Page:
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Hematology Am Soc Hematol Educ Program. 2015;2015:507-13. doi: 10.1182/asheducation-2015.1.507.

Acute myeloid leukemia in children and adolescents: identification of new molecular targets brings promise of new therapies.

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Nemours Center for Cancer and Blood Disorders, Nemours/A. I. duPont Hospital for Children, Wilmington, DE; and.
Fred Hutchinson Cancer Research Center, University of Washington, Seattle, WA.


Recent reports of recurrent mutations in childhood acute myeloid leukemia (AML) have identified potential targets for new therapeutic strategies. Acute promyelocytic leukemia (APL) is characterized commonly by a fusion between the PML gene and the RARA gene, genes targetable by arsenic (ATO) and retinoic acid (ATRA), respectively. A mutation in GATA1, common in AML of Down syndrome (ML-DS), renders cells more susceptible to cytarabine and anthracyclines, thus permitting targeted dose reductions to preserve high survival rates while reducing toxicity. In all other patients, Ras pathway mutations, KMT2A and other methyltransferase mutations, FLT3 mutations, and KIT mutations are all relatively common in childhood AML and all are potentially "druggable". The focus of this review is on those therapies likely to be clinically available in the near future. The preclinical and clinical data providing a rationale for testing in children of specific agents in children is discussed. Whether the expression of a potential target is sufficient to predict response to a targeted therapy is an open question in childhood AML. Development of clinical trials to evaluate targeted therapies in small molecularly defined subsets of AML will be the next great challenge for all cooperative groups in North America and Europe.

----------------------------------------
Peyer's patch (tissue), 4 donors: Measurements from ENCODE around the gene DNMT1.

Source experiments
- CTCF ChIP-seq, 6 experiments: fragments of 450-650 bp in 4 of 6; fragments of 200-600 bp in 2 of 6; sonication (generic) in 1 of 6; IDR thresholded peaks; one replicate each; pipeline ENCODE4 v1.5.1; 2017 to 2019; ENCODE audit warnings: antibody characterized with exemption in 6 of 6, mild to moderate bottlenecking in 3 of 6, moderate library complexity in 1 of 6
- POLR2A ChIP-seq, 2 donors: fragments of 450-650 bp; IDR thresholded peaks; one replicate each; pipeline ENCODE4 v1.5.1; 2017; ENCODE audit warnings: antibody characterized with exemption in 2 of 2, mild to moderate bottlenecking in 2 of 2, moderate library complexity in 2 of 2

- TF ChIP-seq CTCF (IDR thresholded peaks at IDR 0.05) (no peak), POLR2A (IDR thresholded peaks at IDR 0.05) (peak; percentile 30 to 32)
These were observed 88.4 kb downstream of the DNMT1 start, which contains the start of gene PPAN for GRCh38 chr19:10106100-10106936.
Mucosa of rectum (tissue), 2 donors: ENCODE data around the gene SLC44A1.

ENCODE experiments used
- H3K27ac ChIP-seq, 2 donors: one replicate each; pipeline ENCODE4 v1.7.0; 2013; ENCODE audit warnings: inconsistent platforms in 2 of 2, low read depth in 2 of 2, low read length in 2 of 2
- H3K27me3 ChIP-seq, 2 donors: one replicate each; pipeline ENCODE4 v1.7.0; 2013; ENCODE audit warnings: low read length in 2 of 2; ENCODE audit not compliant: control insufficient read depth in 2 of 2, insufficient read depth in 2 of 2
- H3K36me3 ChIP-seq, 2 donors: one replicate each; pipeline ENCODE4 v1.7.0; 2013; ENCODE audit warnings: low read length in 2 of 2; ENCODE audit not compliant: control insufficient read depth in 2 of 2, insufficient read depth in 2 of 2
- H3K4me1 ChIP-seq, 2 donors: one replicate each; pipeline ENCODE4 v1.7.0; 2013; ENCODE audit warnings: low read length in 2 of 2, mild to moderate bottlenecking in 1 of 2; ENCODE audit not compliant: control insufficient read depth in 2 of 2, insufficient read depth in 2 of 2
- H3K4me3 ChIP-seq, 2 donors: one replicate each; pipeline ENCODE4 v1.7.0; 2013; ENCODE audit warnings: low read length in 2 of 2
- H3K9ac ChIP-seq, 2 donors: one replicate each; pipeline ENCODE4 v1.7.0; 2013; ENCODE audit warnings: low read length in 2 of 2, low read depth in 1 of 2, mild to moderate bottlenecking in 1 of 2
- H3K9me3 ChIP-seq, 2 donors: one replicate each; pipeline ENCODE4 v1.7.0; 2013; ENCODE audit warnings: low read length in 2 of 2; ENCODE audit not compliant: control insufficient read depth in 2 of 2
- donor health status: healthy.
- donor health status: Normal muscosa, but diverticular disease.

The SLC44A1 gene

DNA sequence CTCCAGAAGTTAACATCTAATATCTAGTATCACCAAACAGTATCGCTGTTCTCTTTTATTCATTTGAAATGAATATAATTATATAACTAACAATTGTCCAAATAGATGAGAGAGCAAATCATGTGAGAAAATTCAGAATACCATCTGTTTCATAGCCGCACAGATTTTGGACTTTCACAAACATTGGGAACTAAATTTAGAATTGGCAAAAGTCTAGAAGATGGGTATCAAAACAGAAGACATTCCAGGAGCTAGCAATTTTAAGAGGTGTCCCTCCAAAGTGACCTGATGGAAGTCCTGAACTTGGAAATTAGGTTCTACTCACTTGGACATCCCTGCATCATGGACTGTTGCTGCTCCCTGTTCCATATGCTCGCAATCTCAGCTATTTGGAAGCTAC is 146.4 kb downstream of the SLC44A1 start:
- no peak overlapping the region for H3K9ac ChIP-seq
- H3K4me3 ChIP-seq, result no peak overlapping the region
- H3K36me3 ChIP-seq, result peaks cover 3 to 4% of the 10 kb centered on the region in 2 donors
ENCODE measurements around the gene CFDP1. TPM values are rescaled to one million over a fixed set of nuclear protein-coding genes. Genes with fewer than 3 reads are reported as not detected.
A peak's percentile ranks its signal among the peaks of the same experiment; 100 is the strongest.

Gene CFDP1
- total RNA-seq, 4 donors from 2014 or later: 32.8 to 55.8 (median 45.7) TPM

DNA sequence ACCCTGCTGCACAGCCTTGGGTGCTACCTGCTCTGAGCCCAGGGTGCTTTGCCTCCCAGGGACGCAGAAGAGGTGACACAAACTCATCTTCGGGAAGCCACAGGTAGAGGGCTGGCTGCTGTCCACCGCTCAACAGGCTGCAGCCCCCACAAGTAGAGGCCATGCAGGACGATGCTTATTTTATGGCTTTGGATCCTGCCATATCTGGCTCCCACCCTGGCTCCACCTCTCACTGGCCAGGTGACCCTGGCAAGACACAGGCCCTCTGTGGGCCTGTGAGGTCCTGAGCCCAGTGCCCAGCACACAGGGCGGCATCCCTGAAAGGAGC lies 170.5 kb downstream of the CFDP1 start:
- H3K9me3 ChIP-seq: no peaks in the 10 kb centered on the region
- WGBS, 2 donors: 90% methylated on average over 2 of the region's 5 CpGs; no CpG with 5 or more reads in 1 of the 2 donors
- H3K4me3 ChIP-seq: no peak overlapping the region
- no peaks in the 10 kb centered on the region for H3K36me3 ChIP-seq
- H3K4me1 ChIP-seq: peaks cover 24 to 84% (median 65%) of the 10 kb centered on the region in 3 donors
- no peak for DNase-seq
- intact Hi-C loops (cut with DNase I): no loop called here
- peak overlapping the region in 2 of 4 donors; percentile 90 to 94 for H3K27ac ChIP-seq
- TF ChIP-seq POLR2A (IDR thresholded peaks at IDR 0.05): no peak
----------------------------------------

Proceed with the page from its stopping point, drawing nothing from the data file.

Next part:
[Indexed for MEDLINE]

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